When a trademark owner licenses its rights to another then subsequently files for bankruptcy, the bankruptcy trustee has the option to reject the trademark license. To reject, rather than assume, the trademark license means to terminate the license agreement. In this situation, the trademark licensee has no option to continue using the trademark. The trademark license is simply terminated. Generally, trademark licenses are rejected by a bankruptcy trustee when the agreement stands in the way of a restructuring.
This treatment of trademarks in the Bankruptcy Code is different from the other forms of intellectual property. When copyrights, patents, and trade secrets are involved, while the bankruptcy trustee can reject the license agreement, the licensee can elect to continue to use the intellectual property provide the royalty payments and other obligations under the license are followed.
For some Courts, this different treatment of intellectual property rights was wrong, so they treated trademarks like the other forms of intellectual property under the Bankruptcy Code. For other Courts, the language in the Bankruptcy Code was clear and Congress by its words decided to treat trademarks differently from the other forms of intellectual property. Mission Product Holdings, Inc. recently filed a Petition for a Writ of Certiorari in the Supreme Court of the United States to resolve the split among the Courts.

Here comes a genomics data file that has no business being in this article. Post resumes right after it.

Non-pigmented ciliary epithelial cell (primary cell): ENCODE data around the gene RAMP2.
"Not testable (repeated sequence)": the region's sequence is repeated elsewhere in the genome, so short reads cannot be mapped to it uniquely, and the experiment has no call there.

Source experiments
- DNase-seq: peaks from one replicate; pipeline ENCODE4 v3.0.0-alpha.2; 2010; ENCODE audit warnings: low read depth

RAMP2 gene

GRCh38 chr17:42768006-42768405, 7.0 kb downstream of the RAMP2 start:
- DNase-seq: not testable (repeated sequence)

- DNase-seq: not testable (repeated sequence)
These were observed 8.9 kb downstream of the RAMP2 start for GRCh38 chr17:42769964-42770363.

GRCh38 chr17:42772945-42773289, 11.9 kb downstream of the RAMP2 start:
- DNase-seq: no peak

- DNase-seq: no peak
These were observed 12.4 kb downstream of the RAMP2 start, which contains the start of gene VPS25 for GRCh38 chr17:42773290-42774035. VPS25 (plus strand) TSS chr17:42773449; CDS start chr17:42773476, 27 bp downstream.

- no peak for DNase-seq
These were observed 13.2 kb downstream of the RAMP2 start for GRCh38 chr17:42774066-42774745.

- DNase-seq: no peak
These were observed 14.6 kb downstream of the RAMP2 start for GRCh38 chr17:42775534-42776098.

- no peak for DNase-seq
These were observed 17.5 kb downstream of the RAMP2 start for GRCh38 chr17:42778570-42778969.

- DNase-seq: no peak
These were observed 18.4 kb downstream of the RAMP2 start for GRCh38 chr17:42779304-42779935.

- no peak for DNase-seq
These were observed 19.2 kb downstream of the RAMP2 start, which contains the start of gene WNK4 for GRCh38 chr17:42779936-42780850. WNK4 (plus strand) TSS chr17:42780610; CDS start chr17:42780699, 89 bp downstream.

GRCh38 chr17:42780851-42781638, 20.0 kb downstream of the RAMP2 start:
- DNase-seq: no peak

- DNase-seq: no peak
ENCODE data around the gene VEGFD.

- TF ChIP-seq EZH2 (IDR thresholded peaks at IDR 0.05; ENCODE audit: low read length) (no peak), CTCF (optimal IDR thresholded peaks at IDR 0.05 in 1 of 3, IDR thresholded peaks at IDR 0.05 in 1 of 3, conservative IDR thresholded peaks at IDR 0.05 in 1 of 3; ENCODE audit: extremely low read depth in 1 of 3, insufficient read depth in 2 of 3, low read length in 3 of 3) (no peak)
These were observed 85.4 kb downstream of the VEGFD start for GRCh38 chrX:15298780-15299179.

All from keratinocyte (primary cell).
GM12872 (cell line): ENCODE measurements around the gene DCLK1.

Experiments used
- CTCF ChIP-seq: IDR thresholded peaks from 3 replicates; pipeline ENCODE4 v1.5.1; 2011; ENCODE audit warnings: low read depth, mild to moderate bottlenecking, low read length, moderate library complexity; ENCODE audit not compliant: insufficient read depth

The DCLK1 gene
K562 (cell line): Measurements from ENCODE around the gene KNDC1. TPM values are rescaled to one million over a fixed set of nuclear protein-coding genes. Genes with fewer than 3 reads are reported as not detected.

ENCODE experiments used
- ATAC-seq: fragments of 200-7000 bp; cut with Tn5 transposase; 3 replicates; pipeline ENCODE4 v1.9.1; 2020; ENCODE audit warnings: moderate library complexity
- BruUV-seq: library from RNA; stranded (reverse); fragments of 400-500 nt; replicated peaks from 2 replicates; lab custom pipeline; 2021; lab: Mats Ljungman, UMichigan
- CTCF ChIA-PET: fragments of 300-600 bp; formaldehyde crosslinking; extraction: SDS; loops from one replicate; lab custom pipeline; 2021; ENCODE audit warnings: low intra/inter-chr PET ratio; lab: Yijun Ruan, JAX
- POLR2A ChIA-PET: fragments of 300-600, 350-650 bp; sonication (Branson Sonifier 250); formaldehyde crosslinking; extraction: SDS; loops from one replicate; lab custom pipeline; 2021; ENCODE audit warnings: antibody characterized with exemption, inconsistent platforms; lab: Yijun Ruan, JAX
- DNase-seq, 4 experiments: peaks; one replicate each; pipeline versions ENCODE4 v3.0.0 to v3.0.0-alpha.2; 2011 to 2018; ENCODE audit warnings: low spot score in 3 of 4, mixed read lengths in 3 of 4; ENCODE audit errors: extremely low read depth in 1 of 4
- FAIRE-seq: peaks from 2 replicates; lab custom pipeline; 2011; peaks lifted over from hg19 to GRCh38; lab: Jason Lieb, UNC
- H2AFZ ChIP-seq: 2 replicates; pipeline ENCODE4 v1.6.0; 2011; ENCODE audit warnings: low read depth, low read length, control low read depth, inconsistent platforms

The International Trademark Association filed an Amicus Curiae (i.e., Friend of the Court) brief in favor of the U.S. Supreme Court taking the case. According to INTA, allowing trademark licenses to survive bankruptcy will result in a stronger trademark system that will increase the royalties trademark licensees are willing to pay.
There is no question that it is the trademark licensor’s obligation to ensure a certain level of quality in the licensed goods or services is maintained. In some cases, a trademark licensor can satisfy this obligation by relying on its relationship with the licensee. But the types of relationships that allows for this quality control delegation are few in number. If a trademark licensor fails to engage in actual quality control, the result can be an abandonment of all trademark rights.
The difficult question is whether a debtor trademark licensor should be obligated to incur the expense of engaging in quality control if the trademark licensee wants to continue using the trademark. If the Supreme Court takes the case and decides that trademarks should be treated like other intellectual property, then it may make sense to negotiate in any trademark licenses that the licensee must pay the costs for the debtor trademark licensor to exercise it quality control obligations in addition to any royalties owed.